Infrastructure companies, including pureplay road construction companies, that were already reeling under pressure in the first nine months of FY20, have been battered further in the current lockdown.

While on the one hand, with complete halt in operations, companies will certainly see significant drop in revenues, both from toll collections and execution (billing) of construction contracts, on the other, fixed costs such as operations and maintenance (O&M), finance charges on leased machinery, and interest costs will continue to pile up.

A breather is however, available due to the force majeure clause for toll collection revenues. Though the clause is applicable for construction contracts as well, the reimbursement of losses is not quite significant, in this case. Thus, companies will witness a stretch in working capital cycle, apart from the pressure on profitability.

That apart, in contrast to the expected recovery in March quarter, given the impact of the pandemic, the outlook for the next couple of quarters seems to be hampered further.

Force majeure a relief

The Ministry of Road Transport and Highways (MoRTH) had, through a notification on March 25, advised NHAI to stop levying toll charges during the 21-day lockdown period. To make good the revenue loss for companies and the NHAI, MoRTH had clarified that the event will be classified as a force majeure of concession contracts.

Force majeure is a clause in an agreement or contract that categorises certain events or circumstances as unforeseeable, that prevents either party from fulfilling a contract. In the case of a toll project, invoking the force majeure clause in the contract implies an extension of the tenure of the contract to make good the loss of revenue for the company.

Besides, as Rajeshwar Burla, Vice President, Corporate Ratings, ICRA, says, “Under a force majeure (political) event, 100 per cent of O&M and interest costs are reimbursed for the affected period. This would cover around 50-55 per cent of the loss of revenue incurred by these projects.”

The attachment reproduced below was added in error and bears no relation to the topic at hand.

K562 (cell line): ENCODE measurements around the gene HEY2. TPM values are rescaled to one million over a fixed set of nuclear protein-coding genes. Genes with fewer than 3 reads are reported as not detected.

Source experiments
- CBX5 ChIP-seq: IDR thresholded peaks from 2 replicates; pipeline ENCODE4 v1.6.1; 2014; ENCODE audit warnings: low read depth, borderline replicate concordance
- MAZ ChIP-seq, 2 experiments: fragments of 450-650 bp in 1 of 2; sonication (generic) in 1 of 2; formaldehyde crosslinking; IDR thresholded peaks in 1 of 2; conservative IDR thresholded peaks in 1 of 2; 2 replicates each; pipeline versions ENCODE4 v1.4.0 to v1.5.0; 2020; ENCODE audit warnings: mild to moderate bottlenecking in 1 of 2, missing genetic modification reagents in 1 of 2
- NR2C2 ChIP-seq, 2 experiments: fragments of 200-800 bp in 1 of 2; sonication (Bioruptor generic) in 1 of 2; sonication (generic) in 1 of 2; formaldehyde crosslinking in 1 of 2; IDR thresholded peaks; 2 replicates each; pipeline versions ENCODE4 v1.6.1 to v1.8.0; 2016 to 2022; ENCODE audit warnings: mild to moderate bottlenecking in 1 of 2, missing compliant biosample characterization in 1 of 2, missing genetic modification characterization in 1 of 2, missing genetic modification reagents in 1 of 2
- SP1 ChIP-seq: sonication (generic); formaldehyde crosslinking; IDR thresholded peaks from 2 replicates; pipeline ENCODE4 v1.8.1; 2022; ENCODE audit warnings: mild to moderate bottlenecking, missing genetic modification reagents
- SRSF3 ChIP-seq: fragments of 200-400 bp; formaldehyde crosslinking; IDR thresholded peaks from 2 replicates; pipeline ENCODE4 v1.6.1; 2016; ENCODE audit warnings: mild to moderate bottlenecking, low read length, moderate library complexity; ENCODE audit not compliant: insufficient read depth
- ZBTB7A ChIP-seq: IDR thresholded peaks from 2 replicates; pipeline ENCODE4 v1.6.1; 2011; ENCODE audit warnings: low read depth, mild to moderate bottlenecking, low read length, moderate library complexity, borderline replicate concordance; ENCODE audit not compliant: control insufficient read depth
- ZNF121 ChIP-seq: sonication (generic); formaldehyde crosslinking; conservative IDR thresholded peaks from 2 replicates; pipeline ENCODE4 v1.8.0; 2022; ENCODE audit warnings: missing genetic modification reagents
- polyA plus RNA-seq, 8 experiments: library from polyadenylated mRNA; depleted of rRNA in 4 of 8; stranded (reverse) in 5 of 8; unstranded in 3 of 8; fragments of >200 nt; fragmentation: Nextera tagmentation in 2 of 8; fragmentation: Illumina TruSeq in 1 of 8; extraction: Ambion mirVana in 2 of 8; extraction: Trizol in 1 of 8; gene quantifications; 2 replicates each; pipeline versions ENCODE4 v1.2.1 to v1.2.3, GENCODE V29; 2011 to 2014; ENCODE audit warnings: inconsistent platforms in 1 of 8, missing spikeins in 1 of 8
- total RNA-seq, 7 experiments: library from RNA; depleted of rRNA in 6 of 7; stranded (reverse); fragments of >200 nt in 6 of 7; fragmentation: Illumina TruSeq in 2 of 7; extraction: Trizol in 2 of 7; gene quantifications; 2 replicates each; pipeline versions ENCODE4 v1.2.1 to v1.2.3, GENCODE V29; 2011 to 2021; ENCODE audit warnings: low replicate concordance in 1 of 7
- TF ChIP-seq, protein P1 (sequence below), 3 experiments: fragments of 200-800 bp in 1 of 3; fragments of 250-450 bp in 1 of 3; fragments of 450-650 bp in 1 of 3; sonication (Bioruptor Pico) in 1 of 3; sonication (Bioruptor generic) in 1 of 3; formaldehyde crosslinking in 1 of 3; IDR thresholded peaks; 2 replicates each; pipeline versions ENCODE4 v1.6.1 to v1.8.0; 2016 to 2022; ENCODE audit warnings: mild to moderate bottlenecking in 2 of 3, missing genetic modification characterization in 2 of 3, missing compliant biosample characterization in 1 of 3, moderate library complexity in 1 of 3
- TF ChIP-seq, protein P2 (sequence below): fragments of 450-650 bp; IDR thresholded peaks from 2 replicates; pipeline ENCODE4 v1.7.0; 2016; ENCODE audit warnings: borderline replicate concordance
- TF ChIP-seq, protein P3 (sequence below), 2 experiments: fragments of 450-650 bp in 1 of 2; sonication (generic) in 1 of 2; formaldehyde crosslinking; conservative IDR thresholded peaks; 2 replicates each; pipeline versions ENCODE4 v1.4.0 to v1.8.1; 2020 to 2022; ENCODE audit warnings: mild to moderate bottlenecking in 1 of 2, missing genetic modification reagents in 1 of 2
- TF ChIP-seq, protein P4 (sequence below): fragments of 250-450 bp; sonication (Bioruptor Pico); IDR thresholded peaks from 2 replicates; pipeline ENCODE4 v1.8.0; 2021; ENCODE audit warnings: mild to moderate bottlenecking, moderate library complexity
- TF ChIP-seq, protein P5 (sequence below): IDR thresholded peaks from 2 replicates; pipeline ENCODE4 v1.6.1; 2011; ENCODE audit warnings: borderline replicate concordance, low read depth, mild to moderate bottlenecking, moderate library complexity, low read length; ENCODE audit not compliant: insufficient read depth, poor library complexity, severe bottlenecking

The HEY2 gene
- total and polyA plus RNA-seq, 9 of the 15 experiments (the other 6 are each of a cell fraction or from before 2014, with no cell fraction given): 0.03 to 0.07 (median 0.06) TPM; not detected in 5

But toll revenues constitute only about 20 per cent of consolidated revenues for companies in the listed space. The rest comes from the execution of construction contracts. While force majeure applies to these contracts as well, the relief is only available in the form of an extension of contract tenure.

Burla says, “The only relief that these construction contractors get due to force majeure is that the current stoppage of work will not be treated as non-performance at their end. To this extent, they will get an extension in the timeline for completion of the project.” This can protect them from being penalised for non-compliance.

“But with regard to their liquidity and profitability, given the fixed obligations, the construction companies will surely be under stress, at least for a quarter or so,” he adds.

Other problems persist

The fixed costs for these companies will act as an overhang on profits in the near term, given the loss of revenue during this period. Also, companies are more likely to see stretched working capital cycles due to a slew of reasons. One, while the revenue for the 21-day period is a miss, companies might also witness delays in their receivables cycles. This is due to the government departments operating at limited capacities.

Two, apart from delays in receivables, even the billing process might get elongated, due to lack of independent engineers who certify the project execution.

Three, the companies will have to continue to incur O&M costs and interest costs. Thankfully, with the RBI directing banks to grant moratorium on interest payments on working capital facilities and on repayments of term loans, construction companies have some respite, more so since most companies have a huge chunk of repayment obligations in the month of March.

However, the moratorium will only give a relief in terms of the timing of the payment obligation, while the interest charges will continue to accrue during the moratorium period too.

Outlook remains bleak

In the first nine months of FY20, road construction companies saw a lull in both toll collections and fresh order awarding from NHAI. With the Centre’s focus returning to infrastructure through the National Infrastructure Pipeline (NIP), January and February 2020 saw a rebound in order awarding. The fading of economic slowdown had also contributed to a marginal increase in toll collections in February 2020.

This momentum has now been unfortunately broken by the onset of Covid-19. While March will be subdued following the nationwide lockdown, in terms of both toll revenues and order inflows, analysts expect the lull to continue in the coming quarters as well.

“Since we are just at the start of the pandemic, the effects could be felt all through the first half of FY21,” says Burla.

He says, “The Centre has other major issues to combat with, currently. Awarding infrastructure or road construction projects will surely be on the backburner for the Centre. This is because the fisc is already strained with multiple expenditure to be met immediately.”

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